Bruins-Predators takeaways: What we learned from Boston’s 3-0 win


David Pastrnak
Bruins right wing David Pastrnak (88) plays during the second period of an NHL hockey game against the Nashville Predators, Tuesday, April 2, 2024, in Nashville, Tenn. AP

The details and the effort remained solid throughout Tuesday’s 60-minute tilt. But the positive results evaded the Boston Bruins Tuesday against a top-tier netminder in Jusse Saros and the rest of the resurging Nashville Predators.

Until the third.

Jim Montgomery’s squad encountered a few hiccups and watched Justin Brazeau exit with an upper-body injury. Linus Ullmark matched Saros stride for stride as the Bruins tried to find their scoring touch. Yet, they never deviated from their tight checking and defensive structure before pouncing in the third. 

The Bruins grabbed the lead at 13:18 of the final frame on Charlie Coyle’s shorthanded tally. Ullmark began the sequence with a high-glass outlet to Marchand, who quickly sprung Coyle on a breakaway bid.

David Pastrnak spearheaded Boston’s insurance tallies, setting up Pavel Zacha during an end-to-end rush in a tic-tac-goal sequence with Danton Heinen before adding his empty-netter to cap off Boston’s 3-0 victory.

Here’s what we learned from a well-rounded effort as the Bruins extended their Atlantic Division lead to four points over the second-place Panthers.

Ullmark continues his productive post-deadline run.

Even with his no-trade clause embedded into his contract, Ullmark had heard more than his share of rumors ahead of the trade deadline. Whether there was any truth to the reports of Ullmark nixing a potential trade, a passionate Hub fanbase should feel thankful that he stayed put following his recent string of performances.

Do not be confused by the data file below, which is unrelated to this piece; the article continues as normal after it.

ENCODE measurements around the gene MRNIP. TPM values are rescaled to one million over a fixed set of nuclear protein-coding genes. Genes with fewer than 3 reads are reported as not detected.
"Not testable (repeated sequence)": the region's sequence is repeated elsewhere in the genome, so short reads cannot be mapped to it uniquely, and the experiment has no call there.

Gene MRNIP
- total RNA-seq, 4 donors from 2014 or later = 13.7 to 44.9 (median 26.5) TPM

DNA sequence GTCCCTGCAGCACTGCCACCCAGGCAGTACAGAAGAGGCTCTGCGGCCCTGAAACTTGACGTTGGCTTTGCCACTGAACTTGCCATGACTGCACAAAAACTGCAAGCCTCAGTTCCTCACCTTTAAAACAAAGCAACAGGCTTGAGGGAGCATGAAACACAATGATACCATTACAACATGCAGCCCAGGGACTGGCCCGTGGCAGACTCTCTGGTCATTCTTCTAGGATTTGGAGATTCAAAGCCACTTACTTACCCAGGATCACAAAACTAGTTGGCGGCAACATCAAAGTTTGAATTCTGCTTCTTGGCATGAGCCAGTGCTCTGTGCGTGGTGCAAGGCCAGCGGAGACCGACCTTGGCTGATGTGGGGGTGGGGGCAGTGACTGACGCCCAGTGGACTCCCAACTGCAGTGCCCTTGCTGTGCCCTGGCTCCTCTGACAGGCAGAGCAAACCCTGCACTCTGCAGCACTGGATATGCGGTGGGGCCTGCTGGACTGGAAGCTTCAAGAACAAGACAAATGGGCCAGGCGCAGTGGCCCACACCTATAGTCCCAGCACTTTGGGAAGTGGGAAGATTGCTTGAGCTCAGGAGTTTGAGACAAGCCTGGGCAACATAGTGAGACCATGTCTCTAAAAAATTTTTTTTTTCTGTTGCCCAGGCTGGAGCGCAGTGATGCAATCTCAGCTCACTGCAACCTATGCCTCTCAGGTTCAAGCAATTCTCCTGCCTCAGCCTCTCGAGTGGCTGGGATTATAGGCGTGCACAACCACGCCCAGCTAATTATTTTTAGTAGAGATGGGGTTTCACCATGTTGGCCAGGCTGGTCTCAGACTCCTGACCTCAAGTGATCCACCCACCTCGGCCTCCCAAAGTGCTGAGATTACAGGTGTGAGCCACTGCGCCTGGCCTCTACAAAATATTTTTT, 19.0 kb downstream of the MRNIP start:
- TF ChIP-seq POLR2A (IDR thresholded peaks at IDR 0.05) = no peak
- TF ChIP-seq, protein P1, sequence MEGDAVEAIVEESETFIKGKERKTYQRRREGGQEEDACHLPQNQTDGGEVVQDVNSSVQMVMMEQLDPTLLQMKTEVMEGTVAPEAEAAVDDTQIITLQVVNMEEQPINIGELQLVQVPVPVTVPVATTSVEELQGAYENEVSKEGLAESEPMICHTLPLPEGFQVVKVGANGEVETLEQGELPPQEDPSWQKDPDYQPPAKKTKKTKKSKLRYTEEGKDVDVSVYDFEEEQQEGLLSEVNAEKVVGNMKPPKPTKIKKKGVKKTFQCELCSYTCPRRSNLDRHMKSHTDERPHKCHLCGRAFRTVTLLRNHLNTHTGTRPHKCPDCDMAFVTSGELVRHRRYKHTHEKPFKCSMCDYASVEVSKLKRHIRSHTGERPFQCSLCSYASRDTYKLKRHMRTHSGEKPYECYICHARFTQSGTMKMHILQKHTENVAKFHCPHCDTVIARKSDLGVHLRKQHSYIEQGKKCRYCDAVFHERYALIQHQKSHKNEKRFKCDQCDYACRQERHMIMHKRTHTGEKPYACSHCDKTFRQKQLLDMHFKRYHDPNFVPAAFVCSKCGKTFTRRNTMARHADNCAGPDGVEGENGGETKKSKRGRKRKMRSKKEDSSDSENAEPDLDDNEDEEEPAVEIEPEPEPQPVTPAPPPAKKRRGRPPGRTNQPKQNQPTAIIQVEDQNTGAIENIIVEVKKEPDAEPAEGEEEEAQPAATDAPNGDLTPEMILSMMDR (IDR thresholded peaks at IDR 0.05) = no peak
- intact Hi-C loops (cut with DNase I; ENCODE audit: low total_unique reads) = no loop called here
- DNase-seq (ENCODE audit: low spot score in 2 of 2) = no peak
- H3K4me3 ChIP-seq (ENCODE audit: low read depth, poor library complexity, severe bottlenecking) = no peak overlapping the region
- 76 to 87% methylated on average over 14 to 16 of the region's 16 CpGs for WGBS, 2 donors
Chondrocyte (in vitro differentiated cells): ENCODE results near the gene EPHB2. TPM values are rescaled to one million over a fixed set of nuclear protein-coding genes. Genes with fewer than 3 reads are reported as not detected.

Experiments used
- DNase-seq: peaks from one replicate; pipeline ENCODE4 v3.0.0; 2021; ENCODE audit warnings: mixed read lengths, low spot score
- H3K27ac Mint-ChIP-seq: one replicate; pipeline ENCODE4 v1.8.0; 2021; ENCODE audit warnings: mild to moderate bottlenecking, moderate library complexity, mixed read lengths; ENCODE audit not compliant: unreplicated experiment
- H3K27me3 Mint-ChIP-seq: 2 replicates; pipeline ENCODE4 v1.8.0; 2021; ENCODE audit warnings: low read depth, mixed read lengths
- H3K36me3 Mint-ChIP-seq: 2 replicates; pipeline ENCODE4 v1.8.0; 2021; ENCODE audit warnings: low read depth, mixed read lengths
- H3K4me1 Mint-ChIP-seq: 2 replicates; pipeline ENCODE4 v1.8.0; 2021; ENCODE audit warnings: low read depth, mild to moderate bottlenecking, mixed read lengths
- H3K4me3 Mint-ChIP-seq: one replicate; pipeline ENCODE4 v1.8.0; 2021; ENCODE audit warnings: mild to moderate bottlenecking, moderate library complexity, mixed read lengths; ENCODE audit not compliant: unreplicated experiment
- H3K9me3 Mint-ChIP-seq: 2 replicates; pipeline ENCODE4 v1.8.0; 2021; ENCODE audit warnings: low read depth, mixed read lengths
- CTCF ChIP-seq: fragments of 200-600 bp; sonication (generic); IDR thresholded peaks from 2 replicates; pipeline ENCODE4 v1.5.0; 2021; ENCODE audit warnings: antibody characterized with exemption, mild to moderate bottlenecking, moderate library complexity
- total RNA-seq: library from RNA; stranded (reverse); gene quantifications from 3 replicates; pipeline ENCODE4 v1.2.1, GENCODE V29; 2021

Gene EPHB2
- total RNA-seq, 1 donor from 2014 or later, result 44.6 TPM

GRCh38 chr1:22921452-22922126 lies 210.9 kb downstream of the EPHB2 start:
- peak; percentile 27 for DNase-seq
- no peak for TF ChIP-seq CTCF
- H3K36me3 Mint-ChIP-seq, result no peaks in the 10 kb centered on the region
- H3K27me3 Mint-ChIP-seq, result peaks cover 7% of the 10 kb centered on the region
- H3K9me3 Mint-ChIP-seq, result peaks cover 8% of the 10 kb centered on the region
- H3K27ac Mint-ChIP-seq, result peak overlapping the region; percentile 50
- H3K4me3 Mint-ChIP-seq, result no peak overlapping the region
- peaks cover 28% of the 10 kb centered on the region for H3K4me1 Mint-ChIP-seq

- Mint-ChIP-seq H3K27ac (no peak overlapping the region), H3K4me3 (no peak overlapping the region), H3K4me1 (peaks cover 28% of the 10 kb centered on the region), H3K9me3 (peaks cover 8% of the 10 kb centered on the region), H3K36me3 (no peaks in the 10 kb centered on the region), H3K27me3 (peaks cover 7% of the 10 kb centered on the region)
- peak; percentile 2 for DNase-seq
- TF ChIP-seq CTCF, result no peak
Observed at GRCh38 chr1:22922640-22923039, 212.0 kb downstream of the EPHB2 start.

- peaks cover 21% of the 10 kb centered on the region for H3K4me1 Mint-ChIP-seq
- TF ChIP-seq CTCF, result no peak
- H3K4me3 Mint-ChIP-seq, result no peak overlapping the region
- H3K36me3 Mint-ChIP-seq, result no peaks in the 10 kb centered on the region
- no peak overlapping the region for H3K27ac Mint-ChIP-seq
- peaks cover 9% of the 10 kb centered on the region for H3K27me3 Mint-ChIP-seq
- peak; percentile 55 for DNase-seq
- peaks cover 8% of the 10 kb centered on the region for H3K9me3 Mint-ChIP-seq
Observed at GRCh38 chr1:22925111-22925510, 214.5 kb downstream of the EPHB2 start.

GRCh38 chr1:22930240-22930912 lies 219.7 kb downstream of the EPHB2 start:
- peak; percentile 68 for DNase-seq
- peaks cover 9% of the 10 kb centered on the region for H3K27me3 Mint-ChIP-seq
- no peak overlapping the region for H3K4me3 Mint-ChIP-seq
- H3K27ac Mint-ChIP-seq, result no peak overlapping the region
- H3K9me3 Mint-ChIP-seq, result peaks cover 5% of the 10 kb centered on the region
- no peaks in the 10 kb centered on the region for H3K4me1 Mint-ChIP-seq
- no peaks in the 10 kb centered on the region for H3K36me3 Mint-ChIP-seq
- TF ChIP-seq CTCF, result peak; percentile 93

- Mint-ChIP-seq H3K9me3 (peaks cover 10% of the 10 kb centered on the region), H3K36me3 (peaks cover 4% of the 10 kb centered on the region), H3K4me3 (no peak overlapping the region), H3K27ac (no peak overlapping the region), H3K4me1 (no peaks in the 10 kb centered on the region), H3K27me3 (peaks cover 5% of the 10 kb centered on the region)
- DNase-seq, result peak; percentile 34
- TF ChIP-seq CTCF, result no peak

Ullmark notched victories in four of his six starts since the trade deadline. Over that stretch, he’s allowed nine goals on 188 shots, accounting for an impressive .952 save percentage.

While Ullmark encountered some close calls, including Roman Josi hitting iron in the second, the Swede remained alert and square to the puck in his 31-save outing. His top stop came in the opening moments of the third when he met Ryan O’Reilly at the doorstep on arguably Nashville’s best scoring chance.

“Every game is a new challenge,” Ullmark told NESN’s Adam Pellerin. “It doesn’t matter what you did last game or the game prior. It’s all about looking forward, keep performing, focus on the process and not get to carried away with the result. I think I’ve been doing well in that department. I have a lot of confidence in the fellas in the way we all feed off each other.”

Ullmark extended Boston’s shutout streak in Nashville to an eye-opening 181:14. A week after Jeremy Swayman recorded his first career NHL assist on Trent Frederic’s third-period equalizer in Florida, Ullmark provided a helping hand of his own during a pivotal moment.

Boston’s penalty kill shined again in crunch time.

Ullmark faced a healthy workload during 5v5 play. But he hardly felt taxed during Nashville’s four opportunities with the man advantage.